Continually faster microprocessors, ballooning file sizes, multitasking operating systems, higher bandwidth buses, higher performance hard drives -- the need for speed saturates today's desktop systems. As it turns out, a hard drive's speed scales naturally with the drive's capacity, and the disk drive industry traditionally doubles disk storage capacity every eighteen months. This is accomplished by making the tracks on the disk closer together (track density) and by making the data written on each track more dense (linear density), usually in roughly equal proportion. As a result, linear density doubles about every three years. This in turn doubles the drive's internal data rate because more data is available to come streaming off the disk during each rotation.

In addition, because a drive's internal data rate depends on both linear density and rotational speed, the tendency to increase rotational speed over time accelerates this doubling of the internal data rate (see Figure 1).


Figure 1

A hard drive's internal disk data rates continue to increase with expansions in disk capacity and higher rotational speeds

At the same time, file sizes are increasing dramatically as the result of larger programs, emerging multimedia applications and so on. On a defragmented disk, these files are typically written sequentially -- track after contiguous track.

The transfer of large files can be particularly affected by the transfer rate. This is because the drive, with its fast internal data rate, may be filling its buffer faster during sequential reads than the host can empty it (see Figure 2). Let's look at why.


Figure 2

Fast internal transfer rates mean that a drive's buffer can fill faster than the host--using Fast ATA--can empty it and turn around commands, resulting in "slipped revs"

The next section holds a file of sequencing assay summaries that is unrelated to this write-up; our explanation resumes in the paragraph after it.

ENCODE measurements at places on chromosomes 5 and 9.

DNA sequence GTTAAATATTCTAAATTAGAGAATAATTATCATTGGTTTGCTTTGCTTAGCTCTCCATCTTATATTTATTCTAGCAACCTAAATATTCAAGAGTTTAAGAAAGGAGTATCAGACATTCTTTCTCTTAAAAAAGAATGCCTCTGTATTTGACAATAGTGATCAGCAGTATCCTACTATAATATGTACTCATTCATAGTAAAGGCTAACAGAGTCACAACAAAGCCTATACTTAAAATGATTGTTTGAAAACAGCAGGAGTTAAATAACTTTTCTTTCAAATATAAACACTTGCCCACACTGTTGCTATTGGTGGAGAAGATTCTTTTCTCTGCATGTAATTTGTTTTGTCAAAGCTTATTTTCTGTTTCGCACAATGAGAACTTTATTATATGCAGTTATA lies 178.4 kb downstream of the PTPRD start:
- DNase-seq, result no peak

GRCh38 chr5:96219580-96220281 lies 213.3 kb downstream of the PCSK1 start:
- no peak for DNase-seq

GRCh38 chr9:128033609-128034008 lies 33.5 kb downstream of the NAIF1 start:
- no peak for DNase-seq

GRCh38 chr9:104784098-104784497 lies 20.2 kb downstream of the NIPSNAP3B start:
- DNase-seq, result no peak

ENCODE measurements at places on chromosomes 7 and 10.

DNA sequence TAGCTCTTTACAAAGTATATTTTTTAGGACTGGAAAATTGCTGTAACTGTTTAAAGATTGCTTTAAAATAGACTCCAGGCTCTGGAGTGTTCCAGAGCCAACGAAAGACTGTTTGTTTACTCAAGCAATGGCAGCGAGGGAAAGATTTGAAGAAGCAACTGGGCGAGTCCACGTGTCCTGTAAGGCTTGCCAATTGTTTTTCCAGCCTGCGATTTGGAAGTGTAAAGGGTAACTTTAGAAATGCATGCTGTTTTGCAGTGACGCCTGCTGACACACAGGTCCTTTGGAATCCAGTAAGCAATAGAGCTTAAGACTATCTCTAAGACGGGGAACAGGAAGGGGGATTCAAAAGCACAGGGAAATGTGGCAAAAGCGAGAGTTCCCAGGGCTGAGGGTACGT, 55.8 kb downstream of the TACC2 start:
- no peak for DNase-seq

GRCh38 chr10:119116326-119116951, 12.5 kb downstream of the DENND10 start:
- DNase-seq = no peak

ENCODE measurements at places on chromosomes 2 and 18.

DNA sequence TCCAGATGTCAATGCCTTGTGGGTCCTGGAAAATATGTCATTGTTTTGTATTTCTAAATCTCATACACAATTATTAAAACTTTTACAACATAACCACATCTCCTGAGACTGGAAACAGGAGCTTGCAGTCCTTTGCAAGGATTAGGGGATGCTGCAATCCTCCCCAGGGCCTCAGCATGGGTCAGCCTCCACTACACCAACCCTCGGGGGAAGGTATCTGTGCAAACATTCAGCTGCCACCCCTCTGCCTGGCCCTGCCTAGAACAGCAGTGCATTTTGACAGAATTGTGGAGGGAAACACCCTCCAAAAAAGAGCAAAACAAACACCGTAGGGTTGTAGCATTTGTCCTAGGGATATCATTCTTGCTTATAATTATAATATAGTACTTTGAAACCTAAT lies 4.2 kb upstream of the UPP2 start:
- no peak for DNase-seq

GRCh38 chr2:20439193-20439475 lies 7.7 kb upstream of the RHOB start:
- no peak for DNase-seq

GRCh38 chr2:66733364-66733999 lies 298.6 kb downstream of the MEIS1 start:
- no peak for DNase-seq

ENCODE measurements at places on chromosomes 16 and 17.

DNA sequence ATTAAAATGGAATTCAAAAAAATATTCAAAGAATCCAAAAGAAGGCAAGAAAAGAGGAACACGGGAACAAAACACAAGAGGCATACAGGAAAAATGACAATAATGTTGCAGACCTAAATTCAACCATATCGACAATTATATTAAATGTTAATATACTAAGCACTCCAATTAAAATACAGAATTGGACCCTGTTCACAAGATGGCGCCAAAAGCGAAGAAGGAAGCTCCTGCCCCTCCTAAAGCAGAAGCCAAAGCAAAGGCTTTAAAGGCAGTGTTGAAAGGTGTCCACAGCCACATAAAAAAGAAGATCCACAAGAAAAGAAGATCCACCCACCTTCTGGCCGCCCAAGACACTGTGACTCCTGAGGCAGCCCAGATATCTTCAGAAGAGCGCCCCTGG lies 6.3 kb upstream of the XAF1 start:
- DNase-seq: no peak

Inefficient bus utilization

Today's fastest high-density drives can sustain sequential transfers into the buffer at just over 10 MB/s. One would think that, with a burst transfer rate of 16.7 MB/s, Fast ATA could easily keep the buffer from becoming full. The reason it can't has to do with the turnaround time the host computer (PC) takes between the commands it issues to the drive.

This command turnaround time -- during which the bus remains idle -- is essentially overhead and constitutes a very significant portion of the overall time available on the bus.

Because the effective data transfer rate of the bus equals the burst transfer rate minus the command turnaround time, it is this overhead that can make the effective transfer rate of Fast ATA insufficient.

What it boils down to is that host PCs are not making efficient enough use of the ATA bus. Command turnaround overhead is propagated by the number of commands a host makes to a drive, which in turn is dependent on the size of the requests. These requests are typically 4 KB in size ó equivalent to the page size supported by a virtual memory operating system. Let's do the math.